July 13, 2022
April 11, 2022

House of Cards: Your Guide to Getting Hacked Using VPNs

House of Cards: Your Guide to Getting Hacked Using VPNs

How Your Decision for Enabling Secure Remote Access Can Get You Hacked

Did you know that Virtual Private Networks (VPNs) are now dead and the rest of the world has moved to Software Defined Perimeter (SDP) solutions for secure remote access? So why are you still using a VPN?

Twenty-two years ago, I published the first vulnerability to Bugtraq on hacking VPN appliances  by a company called RapidStream at the time, who hard-coded the root password into the SSH binary, giving you a root shell on their VPN appliances. One year later, I published another advisory on how to circumvent VPNet appliances from the internet into the VPN-protected internal network.

Since that time, a total of 564 vulnerabilities have been registered in the CVE database at MITRE. Worse yet, three days ago, as of this post, Viasat was compromised through their VPN and Quickfox was found to be leaking 1 million user records from its VPN. In September of last year, Fortinet made the news when a hacker named Orange breached the Fortinet VPN service, which contained the logins for nearly half a million users and the IP addresses of almost 13,000 devices.

So why are people still using VPNs?

CISOs and CTOs are doing the mass exodus away from VPNs, but what solutions are they going towards instead? 

Software Defined Perimeters

Zero Trust

The continued explosion of zero trust, specifically zero trust network access (ZTNA) has created a new market of technology defined as software defined perimeter (SDP) solutions that have largely replaced VPNs. Coupling software defined microsegmentation that enables an organization to move away from flat networks to secure enclaves of systems and secure remote access leaves little reason for public discourse. It simply works and adopts a true zero trust framework where users, devices, and the data aren’t trusted; meeting the tenets of authentication and authorization. Simply being an employee or having a company-issued device doesn’t automatically grant you access to a system or its data.


SDP also finally makes segmenting large, pre-existing networks possible. Whereas historically, network administrators had to do segmentation at the switch level using pages and pages of VLAN access control lists (VACLs) or firewall rules, SDP enables administrators to implement SDP using software eliminating flat networks. The importance of this can only be told through the lens of numerous breaches, such as the infamous Target breach where the HVAC systems were on the same network segment as their point of sale (PoS) systems giving hackers the ability to deploy malware onto the PoS systems and capture credit card information for every transaction. SDP would have enabled Target to move its PoS systems into a secure enclave that could only be accessed by the systems and users that needed access to it.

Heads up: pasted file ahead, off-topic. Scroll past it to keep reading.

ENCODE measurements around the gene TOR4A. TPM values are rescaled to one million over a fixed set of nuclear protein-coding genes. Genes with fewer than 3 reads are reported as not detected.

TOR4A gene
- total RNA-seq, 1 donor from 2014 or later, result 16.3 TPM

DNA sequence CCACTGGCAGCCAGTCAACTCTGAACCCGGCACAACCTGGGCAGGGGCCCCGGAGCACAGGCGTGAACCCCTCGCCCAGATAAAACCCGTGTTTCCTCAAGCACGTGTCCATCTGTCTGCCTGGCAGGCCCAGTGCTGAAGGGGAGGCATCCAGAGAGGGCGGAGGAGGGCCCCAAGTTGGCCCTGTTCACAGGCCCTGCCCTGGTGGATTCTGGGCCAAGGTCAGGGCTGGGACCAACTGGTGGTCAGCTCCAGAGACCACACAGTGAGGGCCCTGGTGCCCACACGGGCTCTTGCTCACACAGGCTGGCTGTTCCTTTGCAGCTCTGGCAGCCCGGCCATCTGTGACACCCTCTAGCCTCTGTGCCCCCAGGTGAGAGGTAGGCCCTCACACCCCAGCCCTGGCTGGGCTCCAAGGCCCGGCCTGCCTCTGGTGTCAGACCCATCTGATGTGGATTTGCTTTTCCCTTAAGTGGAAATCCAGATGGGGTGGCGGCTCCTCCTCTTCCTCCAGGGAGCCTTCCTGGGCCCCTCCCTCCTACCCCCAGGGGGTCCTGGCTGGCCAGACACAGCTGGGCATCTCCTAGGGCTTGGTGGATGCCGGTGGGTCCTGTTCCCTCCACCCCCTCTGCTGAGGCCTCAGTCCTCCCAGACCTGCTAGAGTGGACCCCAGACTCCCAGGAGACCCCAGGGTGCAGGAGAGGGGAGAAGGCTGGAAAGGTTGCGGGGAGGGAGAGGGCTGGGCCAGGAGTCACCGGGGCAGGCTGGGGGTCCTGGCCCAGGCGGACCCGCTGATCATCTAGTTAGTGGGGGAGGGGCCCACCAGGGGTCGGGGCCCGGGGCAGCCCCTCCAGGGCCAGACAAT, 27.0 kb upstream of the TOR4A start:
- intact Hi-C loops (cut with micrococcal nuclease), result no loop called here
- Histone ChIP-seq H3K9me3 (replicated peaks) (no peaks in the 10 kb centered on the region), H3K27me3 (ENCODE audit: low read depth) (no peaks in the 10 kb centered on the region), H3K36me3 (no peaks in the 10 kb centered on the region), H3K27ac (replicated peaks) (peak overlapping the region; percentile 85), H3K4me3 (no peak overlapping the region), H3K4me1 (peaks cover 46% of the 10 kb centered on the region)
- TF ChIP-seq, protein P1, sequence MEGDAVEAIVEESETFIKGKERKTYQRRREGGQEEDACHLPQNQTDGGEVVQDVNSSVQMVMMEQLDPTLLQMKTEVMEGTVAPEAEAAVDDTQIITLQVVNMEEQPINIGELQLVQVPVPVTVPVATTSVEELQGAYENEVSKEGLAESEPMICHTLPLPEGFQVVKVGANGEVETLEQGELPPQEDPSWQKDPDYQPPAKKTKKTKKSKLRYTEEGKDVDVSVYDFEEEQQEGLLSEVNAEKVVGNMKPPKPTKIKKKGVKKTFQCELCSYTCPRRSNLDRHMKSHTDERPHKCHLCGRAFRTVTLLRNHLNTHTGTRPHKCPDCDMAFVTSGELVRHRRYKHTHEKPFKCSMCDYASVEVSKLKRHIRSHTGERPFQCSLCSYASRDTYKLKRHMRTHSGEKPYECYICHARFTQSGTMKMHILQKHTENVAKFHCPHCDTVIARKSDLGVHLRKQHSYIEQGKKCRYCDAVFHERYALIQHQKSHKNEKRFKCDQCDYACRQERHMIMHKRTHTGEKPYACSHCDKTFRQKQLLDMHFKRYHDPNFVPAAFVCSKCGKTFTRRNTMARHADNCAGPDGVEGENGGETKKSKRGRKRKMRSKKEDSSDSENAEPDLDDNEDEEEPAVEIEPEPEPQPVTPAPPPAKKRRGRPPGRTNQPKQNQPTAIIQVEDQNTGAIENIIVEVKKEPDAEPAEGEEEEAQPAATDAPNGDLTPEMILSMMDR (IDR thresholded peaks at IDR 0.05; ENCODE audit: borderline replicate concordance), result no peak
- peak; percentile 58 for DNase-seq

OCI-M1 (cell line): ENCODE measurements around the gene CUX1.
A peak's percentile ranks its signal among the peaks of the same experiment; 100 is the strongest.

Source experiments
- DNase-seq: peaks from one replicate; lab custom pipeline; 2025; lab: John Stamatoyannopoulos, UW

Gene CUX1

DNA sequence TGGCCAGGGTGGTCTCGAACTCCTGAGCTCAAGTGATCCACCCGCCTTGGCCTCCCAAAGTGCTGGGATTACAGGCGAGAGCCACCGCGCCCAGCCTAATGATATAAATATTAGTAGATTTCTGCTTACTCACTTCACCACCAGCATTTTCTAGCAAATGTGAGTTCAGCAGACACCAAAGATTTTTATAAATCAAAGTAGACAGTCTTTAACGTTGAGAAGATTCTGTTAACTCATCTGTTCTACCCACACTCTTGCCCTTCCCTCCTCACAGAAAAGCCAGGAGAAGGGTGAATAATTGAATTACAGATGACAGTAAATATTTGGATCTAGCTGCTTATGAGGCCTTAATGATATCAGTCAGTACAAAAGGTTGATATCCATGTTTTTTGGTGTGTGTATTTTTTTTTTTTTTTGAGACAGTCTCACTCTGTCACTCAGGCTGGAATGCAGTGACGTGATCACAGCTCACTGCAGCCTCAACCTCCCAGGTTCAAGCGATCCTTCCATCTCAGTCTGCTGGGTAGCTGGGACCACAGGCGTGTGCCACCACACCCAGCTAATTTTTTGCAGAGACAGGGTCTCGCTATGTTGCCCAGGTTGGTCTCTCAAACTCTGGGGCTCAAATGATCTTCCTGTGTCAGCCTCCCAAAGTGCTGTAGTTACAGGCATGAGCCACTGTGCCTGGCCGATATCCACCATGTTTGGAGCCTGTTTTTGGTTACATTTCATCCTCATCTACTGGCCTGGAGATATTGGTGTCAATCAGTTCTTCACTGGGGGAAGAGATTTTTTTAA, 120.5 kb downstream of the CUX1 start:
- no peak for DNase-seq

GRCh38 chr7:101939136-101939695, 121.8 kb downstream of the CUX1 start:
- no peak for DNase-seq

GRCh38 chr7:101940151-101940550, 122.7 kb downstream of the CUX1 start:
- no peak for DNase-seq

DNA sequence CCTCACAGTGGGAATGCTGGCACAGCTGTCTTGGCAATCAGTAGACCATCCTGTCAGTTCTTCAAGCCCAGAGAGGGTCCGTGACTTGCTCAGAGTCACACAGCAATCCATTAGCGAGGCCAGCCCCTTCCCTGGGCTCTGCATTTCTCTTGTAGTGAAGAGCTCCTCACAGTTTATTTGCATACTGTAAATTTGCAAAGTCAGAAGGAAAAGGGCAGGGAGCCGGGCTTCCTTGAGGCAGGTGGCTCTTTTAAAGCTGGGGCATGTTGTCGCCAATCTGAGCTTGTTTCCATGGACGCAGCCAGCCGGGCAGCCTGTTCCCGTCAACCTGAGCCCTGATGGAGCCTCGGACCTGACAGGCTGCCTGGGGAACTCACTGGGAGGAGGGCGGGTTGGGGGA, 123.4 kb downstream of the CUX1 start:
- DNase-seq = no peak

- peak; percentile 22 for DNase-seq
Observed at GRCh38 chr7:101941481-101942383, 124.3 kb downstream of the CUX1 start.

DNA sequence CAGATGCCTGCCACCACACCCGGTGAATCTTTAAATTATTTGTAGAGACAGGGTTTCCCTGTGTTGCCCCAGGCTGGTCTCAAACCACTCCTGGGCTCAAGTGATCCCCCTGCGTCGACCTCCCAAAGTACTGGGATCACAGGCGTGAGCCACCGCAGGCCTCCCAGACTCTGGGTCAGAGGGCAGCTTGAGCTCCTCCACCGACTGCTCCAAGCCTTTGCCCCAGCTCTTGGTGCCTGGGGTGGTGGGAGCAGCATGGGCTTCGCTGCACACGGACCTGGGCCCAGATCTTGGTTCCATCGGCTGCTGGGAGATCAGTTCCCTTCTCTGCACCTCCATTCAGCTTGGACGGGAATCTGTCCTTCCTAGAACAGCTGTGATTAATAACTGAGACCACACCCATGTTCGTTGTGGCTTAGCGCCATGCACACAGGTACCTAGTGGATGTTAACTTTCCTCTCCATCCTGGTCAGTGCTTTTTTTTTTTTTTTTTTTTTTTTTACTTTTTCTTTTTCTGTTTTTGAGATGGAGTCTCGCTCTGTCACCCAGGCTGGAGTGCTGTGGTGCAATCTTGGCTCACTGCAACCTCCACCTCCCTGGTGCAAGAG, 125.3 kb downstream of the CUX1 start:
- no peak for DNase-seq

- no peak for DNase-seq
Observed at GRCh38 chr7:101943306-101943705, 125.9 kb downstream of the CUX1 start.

Multifactor Authentication

The biggest threat to organizations using VPNs is account takeover (ATO) as a result of password dumps or a user being phished, especially when MFA hasn’t been coupled with the VPN. SDP solutions enable users to require MFA for every login as well as completely eliminate passwords. 

Elimination of Exposed Services

Many solutions on the market expose the administrative interface to their solution, creating another attack vector using the VPN itself. If this login were to be successfully brute-forced or worse yet, guessed because the default login and password set by the vendor wasn’t changed, the solution itself can be used to compromise the network. 


Maybe it’s because VPNs have become so ubiquitous today that they are still being used. I can’t think of another cybersecurity solution in the market that is still being used 22 years later despite a history of vulnerabilities and empirical data that points to  breaches when a newer, faster, and more secure technology has replaced it. But for some reason, “we just love us some VPN.” 

Perhaps it’s an “if it ain’t broke, don’t fix it” mindset where administrators just don’t want to replace their VPNs with something newer.  Or maybe because VPNs  are often  offered for nearly free by their firewall vendor who has coupled their firewall technology with VPN technology. Still, I suppose the old adage “you pay for what you get” applies perfectly here in those cases.

But if a lot of what I’ve said here in this article is news to you and you’re wanting to quickly join the crowd running away from VPNs, read my white paper I recently published, In The Valley of Kings: The Rise of SDP and Fall of VPNs, which this article is largely based on, and download a free 90-day trial of BlastWave’s SDP solution here.


CVE - CVE. (n.d.). CVE at MITRE. Retrieved April 3, 2022, from https://cve.mitre.org

Stack, T. (2022, March 31). “Misconfigured” VPN used to breach Viasat satellite network, malicious commands wiped modems. The Stack. Retrieved April 3, 2022, from https://thestack.technology/viasat-attack-caused-by-misconfigured-vpn/

Bracken, B. (2021, October 20). VPN Exposes Data for 1M Users, Leading to Researcher Questioning. Threatpost. Retrieved April 3, 2022, from https://threatpost.com/vpn-exposes-data-1m/175612/

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